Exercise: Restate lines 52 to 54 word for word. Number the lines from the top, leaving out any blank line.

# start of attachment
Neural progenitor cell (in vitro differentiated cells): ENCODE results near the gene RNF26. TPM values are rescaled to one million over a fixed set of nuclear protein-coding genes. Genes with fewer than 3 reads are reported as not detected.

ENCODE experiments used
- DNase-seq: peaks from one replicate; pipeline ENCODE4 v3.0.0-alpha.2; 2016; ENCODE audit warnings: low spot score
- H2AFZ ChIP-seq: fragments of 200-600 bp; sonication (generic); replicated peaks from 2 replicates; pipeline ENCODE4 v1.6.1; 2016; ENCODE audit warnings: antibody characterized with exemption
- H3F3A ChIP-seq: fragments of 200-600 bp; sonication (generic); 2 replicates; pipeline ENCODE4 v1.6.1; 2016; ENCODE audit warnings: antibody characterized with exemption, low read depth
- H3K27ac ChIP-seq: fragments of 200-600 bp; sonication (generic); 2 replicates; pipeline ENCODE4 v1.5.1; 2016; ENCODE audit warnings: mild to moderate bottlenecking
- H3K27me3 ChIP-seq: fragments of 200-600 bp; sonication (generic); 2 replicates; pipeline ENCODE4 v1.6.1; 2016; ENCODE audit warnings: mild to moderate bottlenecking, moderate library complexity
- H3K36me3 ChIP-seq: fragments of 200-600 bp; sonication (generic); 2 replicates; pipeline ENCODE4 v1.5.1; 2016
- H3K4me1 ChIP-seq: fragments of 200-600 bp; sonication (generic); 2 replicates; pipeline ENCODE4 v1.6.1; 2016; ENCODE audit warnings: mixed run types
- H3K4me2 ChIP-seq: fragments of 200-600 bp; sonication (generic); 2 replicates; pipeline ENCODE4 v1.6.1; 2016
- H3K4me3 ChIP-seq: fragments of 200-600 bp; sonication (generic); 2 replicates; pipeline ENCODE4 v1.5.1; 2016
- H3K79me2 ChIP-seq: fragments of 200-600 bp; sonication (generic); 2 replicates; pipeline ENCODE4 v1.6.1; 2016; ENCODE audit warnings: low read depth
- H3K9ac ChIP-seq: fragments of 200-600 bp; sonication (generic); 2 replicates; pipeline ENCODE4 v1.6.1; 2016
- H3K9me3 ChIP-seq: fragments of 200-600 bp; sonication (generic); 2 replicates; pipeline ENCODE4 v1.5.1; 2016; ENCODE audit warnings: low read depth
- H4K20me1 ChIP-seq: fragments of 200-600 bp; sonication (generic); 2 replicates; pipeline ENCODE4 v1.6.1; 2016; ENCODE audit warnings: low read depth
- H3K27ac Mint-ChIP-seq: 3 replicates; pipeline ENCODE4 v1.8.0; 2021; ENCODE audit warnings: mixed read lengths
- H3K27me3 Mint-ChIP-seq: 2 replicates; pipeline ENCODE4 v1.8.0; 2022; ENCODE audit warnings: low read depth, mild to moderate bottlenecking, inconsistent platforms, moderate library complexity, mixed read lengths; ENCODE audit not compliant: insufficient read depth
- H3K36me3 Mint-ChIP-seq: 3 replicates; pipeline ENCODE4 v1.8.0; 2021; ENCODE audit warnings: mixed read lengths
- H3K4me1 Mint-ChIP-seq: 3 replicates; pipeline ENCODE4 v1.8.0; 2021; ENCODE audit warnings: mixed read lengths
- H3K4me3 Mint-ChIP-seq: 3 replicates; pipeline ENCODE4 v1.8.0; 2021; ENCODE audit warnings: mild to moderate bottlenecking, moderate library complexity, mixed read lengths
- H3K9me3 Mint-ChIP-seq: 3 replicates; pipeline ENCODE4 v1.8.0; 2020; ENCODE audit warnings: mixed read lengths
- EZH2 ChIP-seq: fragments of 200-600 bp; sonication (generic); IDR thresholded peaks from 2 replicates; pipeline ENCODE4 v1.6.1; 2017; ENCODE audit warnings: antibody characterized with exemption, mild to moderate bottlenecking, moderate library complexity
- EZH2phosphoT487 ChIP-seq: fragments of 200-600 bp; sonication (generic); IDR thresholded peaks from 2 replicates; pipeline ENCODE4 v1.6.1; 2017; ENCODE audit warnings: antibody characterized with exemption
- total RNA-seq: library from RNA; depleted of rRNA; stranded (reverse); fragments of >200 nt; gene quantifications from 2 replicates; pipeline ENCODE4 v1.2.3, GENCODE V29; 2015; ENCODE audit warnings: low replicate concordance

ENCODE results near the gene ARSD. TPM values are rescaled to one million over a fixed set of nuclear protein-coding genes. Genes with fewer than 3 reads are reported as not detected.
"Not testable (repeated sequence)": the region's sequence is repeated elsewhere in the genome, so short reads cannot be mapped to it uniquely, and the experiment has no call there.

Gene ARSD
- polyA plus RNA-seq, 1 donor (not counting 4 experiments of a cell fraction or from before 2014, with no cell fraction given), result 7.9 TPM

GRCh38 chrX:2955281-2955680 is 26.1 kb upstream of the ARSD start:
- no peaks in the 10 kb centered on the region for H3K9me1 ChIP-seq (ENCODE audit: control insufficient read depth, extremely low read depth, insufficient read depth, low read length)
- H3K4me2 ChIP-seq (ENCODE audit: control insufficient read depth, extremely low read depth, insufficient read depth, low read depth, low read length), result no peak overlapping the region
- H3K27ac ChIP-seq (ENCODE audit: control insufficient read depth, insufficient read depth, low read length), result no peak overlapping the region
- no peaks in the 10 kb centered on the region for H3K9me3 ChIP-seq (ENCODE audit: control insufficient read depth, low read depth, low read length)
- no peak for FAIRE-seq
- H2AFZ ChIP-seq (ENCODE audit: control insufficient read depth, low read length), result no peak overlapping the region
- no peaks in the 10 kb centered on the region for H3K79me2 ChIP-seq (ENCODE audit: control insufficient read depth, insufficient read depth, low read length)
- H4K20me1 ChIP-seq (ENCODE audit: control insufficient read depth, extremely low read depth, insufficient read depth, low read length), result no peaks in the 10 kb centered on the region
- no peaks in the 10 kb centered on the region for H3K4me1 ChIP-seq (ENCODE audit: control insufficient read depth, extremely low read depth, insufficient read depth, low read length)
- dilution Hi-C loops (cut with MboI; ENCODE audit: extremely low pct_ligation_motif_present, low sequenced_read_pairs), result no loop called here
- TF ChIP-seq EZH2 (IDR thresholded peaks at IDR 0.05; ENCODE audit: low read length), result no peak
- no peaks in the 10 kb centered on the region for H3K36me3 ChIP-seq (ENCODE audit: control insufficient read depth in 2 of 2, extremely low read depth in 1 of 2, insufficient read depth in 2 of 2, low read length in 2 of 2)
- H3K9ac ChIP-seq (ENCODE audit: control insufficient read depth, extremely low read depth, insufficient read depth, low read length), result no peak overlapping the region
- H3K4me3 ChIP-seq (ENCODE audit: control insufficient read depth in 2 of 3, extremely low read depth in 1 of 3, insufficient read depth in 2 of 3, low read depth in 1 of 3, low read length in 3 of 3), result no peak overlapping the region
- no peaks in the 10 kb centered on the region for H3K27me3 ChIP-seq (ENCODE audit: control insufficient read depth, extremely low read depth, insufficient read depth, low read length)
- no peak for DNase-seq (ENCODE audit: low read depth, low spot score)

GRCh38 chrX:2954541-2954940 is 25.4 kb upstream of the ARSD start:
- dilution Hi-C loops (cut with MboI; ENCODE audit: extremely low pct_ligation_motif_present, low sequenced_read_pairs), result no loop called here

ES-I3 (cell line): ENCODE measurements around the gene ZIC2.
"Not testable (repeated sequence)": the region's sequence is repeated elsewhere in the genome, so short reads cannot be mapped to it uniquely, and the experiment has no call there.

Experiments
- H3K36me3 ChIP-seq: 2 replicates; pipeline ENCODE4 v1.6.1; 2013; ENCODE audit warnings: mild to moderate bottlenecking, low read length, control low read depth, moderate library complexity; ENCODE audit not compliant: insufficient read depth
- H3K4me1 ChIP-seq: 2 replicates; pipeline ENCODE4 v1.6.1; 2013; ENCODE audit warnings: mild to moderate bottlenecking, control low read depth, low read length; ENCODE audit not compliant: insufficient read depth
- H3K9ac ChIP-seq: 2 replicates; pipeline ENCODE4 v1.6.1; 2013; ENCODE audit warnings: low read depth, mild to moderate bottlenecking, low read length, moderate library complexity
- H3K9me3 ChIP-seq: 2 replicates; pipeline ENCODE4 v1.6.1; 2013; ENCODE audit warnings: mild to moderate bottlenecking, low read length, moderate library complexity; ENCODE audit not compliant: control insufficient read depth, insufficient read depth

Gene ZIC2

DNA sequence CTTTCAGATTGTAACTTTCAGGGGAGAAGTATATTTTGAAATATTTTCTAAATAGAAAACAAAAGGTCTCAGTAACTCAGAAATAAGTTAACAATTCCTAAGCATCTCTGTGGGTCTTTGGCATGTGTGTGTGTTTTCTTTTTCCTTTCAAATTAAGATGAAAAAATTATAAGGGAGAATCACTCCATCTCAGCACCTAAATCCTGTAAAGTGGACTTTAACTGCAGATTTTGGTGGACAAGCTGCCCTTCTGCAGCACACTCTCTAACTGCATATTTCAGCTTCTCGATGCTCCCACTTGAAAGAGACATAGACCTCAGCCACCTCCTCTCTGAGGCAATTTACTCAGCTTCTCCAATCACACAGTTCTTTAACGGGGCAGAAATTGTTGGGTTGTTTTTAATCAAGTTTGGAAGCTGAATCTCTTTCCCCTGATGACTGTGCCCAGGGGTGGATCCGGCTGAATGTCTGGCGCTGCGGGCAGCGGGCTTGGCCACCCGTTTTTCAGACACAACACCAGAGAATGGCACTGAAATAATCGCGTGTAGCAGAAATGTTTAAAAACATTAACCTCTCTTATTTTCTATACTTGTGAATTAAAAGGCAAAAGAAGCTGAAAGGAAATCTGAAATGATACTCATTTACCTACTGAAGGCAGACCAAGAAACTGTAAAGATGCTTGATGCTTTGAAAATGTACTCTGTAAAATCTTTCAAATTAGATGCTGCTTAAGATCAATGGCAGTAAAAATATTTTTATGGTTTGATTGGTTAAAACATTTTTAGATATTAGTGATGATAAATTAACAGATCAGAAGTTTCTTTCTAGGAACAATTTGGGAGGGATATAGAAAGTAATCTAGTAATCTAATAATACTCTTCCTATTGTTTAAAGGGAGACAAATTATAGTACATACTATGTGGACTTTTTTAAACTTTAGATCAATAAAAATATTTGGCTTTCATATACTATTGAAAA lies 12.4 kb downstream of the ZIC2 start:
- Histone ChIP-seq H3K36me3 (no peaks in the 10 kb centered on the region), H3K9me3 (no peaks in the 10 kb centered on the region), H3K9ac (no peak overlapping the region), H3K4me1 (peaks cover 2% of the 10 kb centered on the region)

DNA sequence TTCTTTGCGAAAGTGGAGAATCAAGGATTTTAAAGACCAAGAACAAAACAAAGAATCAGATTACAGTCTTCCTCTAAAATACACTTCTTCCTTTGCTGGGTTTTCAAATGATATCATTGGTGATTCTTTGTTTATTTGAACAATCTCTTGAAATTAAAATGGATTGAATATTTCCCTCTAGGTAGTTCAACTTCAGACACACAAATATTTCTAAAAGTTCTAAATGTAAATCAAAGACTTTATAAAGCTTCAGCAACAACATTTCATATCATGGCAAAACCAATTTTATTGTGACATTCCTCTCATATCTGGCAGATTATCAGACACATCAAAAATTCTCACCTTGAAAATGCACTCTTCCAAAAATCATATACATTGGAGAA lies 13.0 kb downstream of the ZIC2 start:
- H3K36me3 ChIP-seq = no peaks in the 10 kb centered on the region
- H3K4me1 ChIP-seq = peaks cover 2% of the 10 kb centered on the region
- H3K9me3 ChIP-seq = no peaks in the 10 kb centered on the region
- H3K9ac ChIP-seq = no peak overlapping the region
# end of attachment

- H3K4me1 ChIP-seq: 2 replicates; pipeline ENCODE4 v1.6.1; 2013; ENCODE audit warnings: mild to moderate bottlenecking, control low read depth, low read length; ENCODE audit not compliant: insufficient read depth
- H3K9ac ChIP-seq: 2 replicates; pipeline ENCODE4 v1.6.1; 2013; ENCODE audit warnings: low read depth, mild to moderate bottlenecking, low read length, moderate library complexity
- H3K9me3 ChIP-seq: 2 replicates; pipeline ENCODE4 v1.6.1; 2013; ENCODE audit warnings: mild to moderate bottlenecking, low read length, moderate library complexity; ENCODE audit not compliant: control insufficient read depth, insufficient read depth